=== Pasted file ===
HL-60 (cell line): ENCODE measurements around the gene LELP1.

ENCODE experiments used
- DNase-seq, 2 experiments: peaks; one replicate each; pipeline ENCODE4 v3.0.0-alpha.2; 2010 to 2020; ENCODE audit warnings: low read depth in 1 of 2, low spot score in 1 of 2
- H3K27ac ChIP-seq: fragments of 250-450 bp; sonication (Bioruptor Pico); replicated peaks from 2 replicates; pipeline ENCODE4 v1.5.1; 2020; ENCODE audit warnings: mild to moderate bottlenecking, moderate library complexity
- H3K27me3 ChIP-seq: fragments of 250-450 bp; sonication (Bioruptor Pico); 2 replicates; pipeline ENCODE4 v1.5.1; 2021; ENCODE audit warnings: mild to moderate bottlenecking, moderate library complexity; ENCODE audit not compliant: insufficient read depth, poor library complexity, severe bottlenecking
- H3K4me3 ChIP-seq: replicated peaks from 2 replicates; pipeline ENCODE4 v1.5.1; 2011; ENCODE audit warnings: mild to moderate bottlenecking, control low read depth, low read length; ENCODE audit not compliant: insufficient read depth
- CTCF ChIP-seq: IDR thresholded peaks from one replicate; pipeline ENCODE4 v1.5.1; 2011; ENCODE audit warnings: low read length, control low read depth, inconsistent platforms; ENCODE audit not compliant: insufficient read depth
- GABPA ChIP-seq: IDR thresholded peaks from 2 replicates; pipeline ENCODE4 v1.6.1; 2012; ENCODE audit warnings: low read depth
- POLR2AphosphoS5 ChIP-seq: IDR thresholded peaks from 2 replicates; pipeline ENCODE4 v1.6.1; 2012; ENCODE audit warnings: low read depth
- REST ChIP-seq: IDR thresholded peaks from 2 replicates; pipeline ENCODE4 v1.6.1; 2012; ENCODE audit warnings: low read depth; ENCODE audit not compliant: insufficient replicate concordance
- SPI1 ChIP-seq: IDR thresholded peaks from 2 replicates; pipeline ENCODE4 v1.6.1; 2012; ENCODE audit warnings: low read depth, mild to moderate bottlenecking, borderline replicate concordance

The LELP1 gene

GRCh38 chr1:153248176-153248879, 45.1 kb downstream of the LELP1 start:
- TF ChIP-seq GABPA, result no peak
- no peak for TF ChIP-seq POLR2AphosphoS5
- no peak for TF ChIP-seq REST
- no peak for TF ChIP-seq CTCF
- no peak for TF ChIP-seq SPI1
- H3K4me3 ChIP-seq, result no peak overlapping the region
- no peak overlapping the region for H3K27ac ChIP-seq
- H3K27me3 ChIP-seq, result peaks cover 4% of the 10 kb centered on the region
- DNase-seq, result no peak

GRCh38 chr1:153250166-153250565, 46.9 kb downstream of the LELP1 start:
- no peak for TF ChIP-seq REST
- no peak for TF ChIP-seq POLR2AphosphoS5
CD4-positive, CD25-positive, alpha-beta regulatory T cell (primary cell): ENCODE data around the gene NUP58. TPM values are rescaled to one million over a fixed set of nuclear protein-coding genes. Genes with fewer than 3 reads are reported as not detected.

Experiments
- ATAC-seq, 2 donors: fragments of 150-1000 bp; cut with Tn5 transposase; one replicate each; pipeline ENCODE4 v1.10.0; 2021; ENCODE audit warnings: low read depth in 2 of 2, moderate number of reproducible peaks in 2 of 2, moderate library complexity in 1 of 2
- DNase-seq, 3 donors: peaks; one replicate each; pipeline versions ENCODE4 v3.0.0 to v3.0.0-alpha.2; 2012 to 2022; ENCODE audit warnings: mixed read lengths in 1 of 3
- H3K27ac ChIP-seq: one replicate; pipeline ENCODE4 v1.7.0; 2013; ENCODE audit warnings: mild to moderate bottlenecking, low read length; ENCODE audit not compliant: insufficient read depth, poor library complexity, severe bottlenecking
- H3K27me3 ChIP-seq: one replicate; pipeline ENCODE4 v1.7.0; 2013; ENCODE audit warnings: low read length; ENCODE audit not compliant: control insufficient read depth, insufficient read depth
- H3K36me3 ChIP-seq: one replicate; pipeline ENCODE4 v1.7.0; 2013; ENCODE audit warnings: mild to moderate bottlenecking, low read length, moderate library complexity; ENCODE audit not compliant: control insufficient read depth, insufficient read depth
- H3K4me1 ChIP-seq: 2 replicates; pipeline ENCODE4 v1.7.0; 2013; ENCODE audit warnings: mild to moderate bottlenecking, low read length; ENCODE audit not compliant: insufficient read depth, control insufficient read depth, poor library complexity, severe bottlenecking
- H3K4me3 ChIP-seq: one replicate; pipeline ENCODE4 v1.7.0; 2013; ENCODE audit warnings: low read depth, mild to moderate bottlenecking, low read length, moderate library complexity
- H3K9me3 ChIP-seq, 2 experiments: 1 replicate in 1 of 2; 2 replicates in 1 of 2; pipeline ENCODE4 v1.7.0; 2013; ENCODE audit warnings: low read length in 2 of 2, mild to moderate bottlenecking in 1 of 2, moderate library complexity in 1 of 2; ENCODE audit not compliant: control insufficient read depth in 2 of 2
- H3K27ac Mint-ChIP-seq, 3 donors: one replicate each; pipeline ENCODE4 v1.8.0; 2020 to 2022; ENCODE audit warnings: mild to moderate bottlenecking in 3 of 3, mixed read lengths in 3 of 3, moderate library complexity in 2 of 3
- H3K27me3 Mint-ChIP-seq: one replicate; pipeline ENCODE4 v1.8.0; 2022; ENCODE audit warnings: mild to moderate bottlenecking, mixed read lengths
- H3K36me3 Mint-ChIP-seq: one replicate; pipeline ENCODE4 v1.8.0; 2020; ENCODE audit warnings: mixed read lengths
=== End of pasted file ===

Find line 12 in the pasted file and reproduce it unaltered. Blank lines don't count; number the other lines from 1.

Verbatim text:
The LELP1 gene